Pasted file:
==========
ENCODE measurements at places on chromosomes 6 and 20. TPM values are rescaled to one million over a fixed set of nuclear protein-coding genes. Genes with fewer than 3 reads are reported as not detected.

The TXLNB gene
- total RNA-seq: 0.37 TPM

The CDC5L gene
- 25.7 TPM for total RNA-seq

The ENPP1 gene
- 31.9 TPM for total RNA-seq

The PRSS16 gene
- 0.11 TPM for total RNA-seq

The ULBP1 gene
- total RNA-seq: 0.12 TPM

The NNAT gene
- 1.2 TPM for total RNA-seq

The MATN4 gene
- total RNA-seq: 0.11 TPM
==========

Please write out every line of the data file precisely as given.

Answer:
ENCODE measurements at places on chromosomes 6 and 20. TPM values are rescaled to one million over a fixed set of nuclear protein-coding genes. Genes with fewer than 3 reads are reported as not detected.

The TXLNB gene
- total RNA-seq: 0.37 TPM

The CDC5L gene
- 25.7 TPM for total RNA-seq

The ENPP1 gene
- 31.9 TPM for total RNA-seq

The PRSS16 gene
- 0.11 TPM for total RNA-seq

The ULBP1 gene
- total RNA-seq: 0.12 TPM

The NNAT gene
- 1.2 TPM for total RNA-seq

The MATN4 gene
- total RNA-seq: 0.11 TPM